Urine Steroid Metabolomics for the Differential Diagnosis of Inborn Steroidogenesis Disorders

Baranowski, Elizabeth. S. ORCID: 0000-0002-2731-577X (2022). Urine Steroid Metabolomics for the Differential Diagnosis of Inborn Steroidogenesis Disorders. University of Birmingham. Ph.D.

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The adrenal cortex and gonads produce steroid hormones involved in salt and glucose homeostasis, blood pressure regulation, stress response and sex differentiation. These hormones are produced via a series of enzymatic steps and metabolites of steroids from each step are excreted and measurable in urine. Inborn disorders of steroidogenesis result from genetic mutations in distinct enzymes, causing a block in hormone production and lead to several forms of Congenital Adrenal Hyperplasia and differences in sex development. Each enzyme deficiency is characterised by a distinct pattern of altered excretion of individual steroid metabolites relating to the specific enzymatic block. Ratios of urine steroid metabolites can be employed as surrogates of distinct steroidogenic enzyme activities, enabling diagnosis from single spot urine samples, ideal for use with paediatric patients. widespread use in the acute setting for diagnosis of these disorders is hampered by the considerable expertise required for interpretation.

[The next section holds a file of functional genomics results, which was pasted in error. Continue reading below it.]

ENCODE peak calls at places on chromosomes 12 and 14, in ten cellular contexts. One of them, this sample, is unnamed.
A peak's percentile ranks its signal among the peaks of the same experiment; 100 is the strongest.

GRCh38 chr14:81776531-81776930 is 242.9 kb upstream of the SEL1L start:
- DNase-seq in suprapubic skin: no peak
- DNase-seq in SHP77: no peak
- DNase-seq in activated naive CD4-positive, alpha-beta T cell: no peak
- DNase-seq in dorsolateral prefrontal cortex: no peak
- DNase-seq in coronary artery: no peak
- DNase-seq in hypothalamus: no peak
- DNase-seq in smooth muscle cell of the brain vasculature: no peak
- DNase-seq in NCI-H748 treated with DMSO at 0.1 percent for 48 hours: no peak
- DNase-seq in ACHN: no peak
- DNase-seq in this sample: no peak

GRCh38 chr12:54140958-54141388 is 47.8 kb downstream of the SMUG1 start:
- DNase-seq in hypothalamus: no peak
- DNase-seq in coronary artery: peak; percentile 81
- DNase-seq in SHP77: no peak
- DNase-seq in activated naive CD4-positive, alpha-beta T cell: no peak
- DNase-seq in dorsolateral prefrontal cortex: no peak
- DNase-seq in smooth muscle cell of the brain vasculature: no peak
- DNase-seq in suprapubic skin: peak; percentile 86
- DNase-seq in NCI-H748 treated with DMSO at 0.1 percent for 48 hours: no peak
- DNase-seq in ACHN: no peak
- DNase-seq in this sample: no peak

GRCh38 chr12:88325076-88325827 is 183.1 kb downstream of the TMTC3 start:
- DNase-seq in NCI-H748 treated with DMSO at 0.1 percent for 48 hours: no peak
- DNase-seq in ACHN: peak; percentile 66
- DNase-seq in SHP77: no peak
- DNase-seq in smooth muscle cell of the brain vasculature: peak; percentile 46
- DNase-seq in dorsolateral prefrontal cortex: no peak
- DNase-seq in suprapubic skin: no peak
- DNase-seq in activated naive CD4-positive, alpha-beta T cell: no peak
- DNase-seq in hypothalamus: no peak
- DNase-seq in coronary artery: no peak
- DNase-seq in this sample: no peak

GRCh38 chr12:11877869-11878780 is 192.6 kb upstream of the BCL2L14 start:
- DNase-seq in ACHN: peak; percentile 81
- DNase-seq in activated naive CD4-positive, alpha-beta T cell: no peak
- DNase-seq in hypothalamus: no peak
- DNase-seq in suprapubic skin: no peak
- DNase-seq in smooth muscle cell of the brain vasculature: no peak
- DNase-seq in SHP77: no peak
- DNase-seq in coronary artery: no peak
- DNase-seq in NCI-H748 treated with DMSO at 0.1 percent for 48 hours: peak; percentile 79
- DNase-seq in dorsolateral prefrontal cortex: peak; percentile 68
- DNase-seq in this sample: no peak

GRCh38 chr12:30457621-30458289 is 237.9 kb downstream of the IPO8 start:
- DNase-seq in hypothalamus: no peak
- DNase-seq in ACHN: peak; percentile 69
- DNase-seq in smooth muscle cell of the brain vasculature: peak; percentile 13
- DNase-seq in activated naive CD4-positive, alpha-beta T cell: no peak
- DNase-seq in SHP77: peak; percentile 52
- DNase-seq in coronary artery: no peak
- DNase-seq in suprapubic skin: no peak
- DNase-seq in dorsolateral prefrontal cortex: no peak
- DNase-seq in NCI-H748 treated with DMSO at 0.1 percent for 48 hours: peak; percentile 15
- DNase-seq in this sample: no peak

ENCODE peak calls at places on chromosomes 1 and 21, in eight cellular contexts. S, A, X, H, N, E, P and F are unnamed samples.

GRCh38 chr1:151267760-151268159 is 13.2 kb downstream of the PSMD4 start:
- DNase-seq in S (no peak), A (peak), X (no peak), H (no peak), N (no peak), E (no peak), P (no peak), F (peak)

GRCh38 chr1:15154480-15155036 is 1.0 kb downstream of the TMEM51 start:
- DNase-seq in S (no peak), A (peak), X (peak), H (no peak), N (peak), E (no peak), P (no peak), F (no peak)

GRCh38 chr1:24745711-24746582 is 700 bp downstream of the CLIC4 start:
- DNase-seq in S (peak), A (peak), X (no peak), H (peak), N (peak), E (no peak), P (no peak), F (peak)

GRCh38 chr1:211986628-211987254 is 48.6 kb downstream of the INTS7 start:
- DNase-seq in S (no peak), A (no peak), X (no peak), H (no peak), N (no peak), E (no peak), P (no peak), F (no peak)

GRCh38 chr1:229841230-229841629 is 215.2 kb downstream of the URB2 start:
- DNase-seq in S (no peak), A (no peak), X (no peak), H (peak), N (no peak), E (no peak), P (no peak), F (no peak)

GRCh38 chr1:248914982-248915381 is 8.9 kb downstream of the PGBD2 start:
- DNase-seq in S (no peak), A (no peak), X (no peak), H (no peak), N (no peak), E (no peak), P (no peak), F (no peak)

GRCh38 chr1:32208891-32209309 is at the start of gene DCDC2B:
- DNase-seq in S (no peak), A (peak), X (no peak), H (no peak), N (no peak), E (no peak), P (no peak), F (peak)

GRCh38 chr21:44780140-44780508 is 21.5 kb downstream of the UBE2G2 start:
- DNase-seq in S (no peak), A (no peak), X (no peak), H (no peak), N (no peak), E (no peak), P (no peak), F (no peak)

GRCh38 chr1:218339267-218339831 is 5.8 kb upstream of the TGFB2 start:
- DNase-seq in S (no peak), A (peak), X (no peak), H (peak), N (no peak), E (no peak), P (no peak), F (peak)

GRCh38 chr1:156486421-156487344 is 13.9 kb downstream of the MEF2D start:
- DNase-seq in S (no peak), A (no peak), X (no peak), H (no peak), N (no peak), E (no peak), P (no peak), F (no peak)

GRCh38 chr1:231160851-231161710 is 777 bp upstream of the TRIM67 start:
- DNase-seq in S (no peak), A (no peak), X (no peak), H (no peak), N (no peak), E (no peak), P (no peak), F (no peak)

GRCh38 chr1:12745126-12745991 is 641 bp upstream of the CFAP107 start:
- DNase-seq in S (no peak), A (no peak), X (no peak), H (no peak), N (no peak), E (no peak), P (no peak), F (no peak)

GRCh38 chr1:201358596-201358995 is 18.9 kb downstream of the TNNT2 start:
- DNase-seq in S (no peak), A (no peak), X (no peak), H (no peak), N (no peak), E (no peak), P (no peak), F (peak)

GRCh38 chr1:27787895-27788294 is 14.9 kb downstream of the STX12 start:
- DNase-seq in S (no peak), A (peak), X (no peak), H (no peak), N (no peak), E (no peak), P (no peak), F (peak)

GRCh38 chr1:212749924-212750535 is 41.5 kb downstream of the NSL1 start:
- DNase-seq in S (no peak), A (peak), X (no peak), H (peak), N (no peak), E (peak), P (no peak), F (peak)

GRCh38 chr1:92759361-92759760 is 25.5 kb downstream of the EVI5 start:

Here, we developed two approaches for assisting the detection and differentiation of inborn steroidogenic disorders. First, we have designed a clinical decision tool using biochemical analysis by established steroid precursor-to-product metabolite ratios. Second, we developed a novel steroid metabolomics approach, combining mass spectrometry-based steroid profiling with intrinsically interpretable machine learning-based data analysis. The analysis methods presented can expedite and standardise interpretation of complex urinary steroid metabolome data, making this technique more accessible to clinicians, and has excellent potential for implementation in
routine clinical practice.

Type of Work: Thesis (Doctorates > Ph.D.)
Award Type: Doctorates > Ph.D.
Licence: All rights reserved
College/Faculty: Colleges (2008 onwards) > College of Medical & Dental Sciences
School or Department: Institute of Metabolism and Systems Research
Funders: Medical Research Council
Subjects: R Medicine > R Medicine (General)
R Medicine > RJ Pediatrics
URI: http://etheses.bham.ac.uk/id/eprint/12742


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